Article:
Examining the extent and nature of online learning in American K-12 Education:
The research initiatives of the Alfred P. Sloan Foundation
Anthony G. Picciano, Jeff Seaman, Peter Shea, Karen Swan: Internet and Higher Education (15) 2012 127-135
In this 2012 scholarly journal article, the authors describe Babson College’s research work and contribution to the development of the ALN (Asynchronous Learning Network) .The authors identity Babson College as having received one of what was in 2012 more than 350 grants which were part of the $70 million in grants awarded by the Alfred P. Sloan foundation since 1992. The recipients had mainly been American Universities committed to studying the viability of Online learning as a vehicle for making education more available to Americans who wanted to get an education with the assistance of internet technology. The purposes of Babson College studies were two fold. The first was to examine the extent and nature of online learning in K-12 school districts and the second was to examine the role of online learning in high school reform initiatives.
The article has direct application to Public School District managers (K-12) and other stakeholders who must carefully balance course offerings and resources in a time where for many years, resources have been been increasingly tied to certain kinds of measurable performance and pressure to graduate students has also been intense thanks the 2001 No-Child Left Behind legislation passed during the George Bush administration. Jesse Rhodes 2012 book, American Institutions and Society : An Education in Politics : the origins and evolution of No Child Left Behind. Ithaca, US: Cornell University Press, 2012. ProQuest ebrary. Web. 21 October 2016.Copyright © 2012. Cornell University Press references analyst Pauline Lipman whom he quotes as saying, “With George W. Bush’s federal education legislation (endorsed by Congress), the No Child Left Behind Act of 2001 (NCLB), school accountability, high stakes tests, standards, and systems of punishment and reward have been made official policy and the dominant education agenda in the U.S….These policies are just one aspect of the larger neoliberal project to privatize public institutions and commodify public and private life while increasing state regulation of individuals and institutions through new forms of accountability, testing, standards, and surveillance.” Online learning arguably provides much of the requisite capacity to manage and or address the requirements of NCLB.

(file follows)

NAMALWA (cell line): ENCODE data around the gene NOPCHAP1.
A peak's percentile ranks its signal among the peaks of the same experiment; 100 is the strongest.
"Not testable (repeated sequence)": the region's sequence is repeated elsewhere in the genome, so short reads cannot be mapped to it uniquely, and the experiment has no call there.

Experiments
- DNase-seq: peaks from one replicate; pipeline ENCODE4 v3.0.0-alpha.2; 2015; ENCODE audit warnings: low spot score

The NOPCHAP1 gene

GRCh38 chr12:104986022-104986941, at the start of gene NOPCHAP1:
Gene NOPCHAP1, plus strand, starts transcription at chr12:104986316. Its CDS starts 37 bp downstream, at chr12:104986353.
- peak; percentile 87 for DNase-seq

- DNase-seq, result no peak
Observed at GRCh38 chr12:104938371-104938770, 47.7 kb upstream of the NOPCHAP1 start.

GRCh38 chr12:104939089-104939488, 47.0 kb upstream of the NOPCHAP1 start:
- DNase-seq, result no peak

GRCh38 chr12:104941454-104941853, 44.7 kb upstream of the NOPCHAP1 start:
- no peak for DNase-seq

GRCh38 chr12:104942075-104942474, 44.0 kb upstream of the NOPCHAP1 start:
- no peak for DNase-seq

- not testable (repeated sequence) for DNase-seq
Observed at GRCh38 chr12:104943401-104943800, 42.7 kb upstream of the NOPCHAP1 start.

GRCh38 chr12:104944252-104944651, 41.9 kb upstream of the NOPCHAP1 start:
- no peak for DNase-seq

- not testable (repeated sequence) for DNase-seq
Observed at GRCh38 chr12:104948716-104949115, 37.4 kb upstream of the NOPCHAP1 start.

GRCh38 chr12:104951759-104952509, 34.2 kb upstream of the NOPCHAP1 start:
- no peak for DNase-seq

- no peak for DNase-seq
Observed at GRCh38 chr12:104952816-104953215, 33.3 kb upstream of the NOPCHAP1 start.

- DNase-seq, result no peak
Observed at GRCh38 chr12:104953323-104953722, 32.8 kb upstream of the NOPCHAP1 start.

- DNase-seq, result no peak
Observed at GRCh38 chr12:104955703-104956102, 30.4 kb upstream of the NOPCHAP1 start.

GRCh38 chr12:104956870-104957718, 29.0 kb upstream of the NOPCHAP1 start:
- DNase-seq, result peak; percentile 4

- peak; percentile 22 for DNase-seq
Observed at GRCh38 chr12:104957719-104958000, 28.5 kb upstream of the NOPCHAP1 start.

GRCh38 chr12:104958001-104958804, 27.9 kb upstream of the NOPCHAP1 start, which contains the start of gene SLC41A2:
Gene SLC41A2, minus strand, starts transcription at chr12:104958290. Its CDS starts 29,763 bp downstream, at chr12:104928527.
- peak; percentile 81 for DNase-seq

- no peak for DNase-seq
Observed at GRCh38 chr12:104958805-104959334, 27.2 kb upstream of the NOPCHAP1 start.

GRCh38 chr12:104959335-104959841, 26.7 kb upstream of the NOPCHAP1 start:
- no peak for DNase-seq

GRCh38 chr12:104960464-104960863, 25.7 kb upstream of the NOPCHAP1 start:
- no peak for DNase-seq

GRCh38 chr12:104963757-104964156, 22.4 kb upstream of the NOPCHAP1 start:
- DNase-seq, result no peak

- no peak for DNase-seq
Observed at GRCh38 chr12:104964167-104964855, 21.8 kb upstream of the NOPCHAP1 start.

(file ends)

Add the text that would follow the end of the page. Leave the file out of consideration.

This journal article is of significant value because the authors report that, “the American high school has been characterized as an institution in crisis and the call for reform has been loud and strong.” The identification of part of the response to the situation as coming through the use of rapidly accelerating reliance upon online learning (especially for students in urban school settings) for,” improving graduation rates, credit recovery, building connections for students to their future college careers, differentiating instruction, and supporting cost-efficiency for instruction” is notable. The authors do at the same time